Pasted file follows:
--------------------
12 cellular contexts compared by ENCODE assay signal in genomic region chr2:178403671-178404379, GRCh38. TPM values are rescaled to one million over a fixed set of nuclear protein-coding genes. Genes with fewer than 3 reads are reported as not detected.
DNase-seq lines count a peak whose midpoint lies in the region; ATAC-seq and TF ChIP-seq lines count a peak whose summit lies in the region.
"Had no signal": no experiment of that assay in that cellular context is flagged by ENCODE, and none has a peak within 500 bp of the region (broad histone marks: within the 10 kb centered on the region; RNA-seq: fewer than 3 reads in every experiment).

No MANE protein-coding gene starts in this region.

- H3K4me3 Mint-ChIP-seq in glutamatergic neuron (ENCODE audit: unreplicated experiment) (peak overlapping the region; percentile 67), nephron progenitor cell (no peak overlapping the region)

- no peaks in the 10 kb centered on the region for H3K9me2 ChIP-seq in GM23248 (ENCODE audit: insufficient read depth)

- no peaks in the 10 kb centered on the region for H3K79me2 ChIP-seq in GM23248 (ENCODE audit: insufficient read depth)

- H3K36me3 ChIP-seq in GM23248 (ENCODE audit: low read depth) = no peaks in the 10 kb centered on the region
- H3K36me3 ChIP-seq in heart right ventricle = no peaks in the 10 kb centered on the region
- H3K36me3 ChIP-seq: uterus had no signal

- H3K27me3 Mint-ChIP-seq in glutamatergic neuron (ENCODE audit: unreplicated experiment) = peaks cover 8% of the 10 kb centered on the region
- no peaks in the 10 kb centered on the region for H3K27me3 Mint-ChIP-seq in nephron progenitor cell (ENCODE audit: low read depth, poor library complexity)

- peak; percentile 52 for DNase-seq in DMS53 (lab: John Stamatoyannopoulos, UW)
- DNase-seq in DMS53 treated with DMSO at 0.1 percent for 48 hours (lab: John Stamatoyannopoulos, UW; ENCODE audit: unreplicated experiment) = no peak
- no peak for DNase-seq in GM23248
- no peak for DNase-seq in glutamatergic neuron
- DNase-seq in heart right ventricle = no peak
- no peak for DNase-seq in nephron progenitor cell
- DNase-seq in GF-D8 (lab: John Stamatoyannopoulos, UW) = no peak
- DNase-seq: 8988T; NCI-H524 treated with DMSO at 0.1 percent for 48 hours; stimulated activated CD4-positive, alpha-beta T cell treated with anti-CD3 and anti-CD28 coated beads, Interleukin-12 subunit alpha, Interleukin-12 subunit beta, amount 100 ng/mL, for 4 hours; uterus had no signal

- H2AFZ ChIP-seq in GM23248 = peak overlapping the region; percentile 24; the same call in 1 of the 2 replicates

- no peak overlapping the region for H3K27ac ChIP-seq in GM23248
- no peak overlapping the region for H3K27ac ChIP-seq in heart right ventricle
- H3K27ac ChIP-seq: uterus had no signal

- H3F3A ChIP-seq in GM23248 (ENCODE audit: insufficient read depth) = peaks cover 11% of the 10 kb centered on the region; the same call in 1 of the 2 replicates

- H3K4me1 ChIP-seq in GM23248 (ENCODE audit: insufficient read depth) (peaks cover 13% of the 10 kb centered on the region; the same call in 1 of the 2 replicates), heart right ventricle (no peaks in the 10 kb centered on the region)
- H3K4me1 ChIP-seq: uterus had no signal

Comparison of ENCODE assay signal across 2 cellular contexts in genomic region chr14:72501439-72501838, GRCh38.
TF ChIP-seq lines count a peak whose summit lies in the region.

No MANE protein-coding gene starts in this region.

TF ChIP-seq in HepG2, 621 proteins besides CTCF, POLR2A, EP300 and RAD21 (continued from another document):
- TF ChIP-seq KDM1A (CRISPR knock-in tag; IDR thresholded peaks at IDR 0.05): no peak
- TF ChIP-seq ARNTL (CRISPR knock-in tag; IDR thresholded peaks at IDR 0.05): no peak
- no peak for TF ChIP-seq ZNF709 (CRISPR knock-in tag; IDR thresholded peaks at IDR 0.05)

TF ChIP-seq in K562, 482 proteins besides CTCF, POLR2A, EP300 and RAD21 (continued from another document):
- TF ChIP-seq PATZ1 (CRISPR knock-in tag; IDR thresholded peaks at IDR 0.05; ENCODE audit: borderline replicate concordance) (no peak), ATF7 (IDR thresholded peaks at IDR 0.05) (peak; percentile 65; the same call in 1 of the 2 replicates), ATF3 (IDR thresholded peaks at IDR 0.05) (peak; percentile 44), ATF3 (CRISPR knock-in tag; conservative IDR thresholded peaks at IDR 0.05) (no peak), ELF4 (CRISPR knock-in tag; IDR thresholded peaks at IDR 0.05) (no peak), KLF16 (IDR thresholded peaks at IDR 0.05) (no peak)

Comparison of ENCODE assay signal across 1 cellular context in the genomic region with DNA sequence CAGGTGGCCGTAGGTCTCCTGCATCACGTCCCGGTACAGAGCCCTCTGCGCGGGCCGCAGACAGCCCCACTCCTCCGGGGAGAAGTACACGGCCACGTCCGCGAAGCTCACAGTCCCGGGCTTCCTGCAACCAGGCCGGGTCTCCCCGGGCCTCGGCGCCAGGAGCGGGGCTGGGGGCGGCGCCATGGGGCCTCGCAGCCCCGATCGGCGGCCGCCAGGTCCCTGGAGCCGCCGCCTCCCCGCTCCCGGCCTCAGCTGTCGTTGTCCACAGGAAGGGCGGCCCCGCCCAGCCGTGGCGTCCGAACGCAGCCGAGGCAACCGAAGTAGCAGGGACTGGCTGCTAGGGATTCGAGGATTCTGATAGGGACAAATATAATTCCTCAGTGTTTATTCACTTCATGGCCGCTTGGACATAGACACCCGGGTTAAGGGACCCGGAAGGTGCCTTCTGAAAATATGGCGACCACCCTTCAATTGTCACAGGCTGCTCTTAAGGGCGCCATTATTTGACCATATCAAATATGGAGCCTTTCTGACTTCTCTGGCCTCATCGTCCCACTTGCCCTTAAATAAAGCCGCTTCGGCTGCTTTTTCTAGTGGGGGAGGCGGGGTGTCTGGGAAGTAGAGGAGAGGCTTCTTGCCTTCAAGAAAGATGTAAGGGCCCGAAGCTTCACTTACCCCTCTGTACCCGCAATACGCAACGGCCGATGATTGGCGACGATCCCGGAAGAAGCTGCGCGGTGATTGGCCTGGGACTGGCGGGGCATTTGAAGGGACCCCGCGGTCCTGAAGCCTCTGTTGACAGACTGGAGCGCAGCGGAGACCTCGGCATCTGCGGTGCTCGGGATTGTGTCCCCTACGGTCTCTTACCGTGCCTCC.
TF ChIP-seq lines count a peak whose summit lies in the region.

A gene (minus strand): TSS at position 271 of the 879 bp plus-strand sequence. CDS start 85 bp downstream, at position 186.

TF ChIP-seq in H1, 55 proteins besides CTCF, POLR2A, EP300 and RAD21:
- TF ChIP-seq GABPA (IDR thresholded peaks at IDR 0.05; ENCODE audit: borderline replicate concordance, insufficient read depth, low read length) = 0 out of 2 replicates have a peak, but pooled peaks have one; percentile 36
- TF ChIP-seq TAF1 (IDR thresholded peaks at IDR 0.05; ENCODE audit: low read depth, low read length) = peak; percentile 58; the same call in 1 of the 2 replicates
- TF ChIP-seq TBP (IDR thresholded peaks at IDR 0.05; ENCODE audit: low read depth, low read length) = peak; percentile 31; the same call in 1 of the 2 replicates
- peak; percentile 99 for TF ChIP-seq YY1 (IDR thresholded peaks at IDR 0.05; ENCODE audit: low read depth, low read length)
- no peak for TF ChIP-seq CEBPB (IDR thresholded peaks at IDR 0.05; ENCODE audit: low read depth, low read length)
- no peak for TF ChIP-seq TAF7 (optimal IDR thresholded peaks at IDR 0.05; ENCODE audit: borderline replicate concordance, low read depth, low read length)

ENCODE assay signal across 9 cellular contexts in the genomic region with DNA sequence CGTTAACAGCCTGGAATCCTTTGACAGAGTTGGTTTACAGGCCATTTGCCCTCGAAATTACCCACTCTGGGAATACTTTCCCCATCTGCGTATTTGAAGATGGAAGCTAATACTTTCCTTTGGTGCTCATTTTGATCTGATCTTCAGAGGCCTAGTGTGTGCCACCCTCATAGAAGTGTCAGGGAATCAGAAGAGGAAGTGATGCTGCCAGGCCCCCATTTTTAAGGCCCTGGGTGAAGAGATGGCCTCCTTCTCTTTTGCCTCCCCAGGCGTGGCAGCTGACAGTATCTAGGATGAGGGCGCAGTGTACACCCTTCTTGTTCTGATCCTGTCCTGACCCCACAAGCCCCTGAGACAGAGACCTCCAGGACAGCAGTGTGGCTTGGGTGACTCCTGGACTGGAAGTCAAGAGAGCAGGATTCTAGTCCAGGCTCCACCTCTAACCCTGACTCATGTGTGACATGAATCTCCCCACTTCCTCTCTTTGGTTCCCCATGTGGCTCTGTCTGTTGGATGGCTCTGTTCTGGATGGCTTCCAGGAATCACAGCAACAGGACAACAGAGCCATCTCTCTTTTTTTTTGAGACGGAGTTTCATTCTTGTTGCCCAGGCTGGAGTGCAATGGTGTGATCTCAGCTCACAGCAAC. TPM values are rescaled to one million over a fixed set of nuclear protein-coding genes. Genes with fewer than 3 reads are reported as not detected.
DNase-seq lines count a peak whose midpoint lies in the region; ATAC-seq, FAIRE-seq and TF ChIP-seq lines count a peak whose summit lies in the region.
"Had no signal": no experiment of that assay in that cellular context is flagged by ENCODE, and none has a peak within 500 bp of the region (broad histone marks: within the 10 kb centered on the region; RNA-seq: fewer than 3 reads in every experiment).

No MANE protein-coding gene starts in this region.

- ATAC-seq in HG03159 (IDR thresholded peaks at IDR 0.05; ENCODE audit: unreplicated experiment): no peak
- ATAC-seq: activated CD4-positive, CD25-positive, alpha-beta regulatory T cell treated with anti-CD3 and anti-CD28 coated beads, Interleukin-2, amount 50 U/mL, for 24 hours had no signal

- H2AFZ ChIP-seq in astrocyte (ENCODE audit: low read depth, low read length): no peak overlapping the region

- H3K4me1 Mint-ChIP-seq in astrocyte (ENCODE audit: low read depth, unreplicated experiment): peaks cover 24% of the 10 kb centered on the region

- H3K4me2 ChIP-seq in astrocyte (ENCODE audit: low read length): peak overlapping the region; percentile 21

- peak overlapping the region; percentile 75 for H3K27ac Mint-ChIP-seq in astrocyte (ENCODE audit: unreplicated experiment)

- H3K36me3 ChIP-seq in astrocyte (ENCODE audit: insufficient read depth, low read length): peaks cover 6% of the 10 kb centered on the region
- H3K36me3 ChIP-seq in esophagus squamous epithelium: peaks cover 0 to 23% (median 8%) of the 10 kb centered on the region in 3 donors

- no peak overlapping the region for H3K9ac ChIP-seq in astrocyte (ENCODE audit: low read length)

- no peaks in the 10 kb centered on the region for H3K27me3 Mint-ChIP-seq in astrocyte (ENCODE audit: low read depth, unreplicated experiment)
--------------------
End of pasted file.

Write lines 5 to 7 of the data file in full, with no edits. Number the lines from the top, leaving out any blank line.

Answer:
- H3K4me3 Mint-ChIP-seq in glutamatergic neuron (ENCODE audit: unreplicated experiment) (peak overlapping the region; percentile 67), nephron progenitor cell (no peak overlapping the region)

- no peaks in the 10 kb centered on the region for H3K9me2 ChIP-seq in GM23248 (ENCODE audit: insufficient read depth)

- no peaks in the 10 kb centered on the region for H3K79me2 ChIP-seq in GM23248 (ENCODE audit: insufficient read depth)